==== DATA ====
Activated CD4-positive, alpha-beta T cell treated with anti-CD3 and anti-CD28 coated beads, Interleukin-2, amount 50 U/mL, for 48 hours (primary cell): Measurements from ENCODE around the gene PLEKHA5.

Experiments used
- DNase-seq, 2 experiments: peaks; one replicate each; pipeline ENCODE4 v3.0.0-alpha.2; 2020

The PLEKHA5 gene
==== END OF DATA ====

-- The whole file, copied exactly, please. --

Activated CD4-positive, alpha-beta T cell treated with anti-CD3 and anti-CD28 coated beads, Interleukin-2, amount 50 U/mL, for 48 hours (primary cell): Measurements from ENCODE around the gene PLEKHA5.

Experiments used
- DNase-seq, 2 experiments: peaks; one replicate each; pipeline ENCODE4 v3.0.0-alpha.2; 2020

The PLEKHA5 gene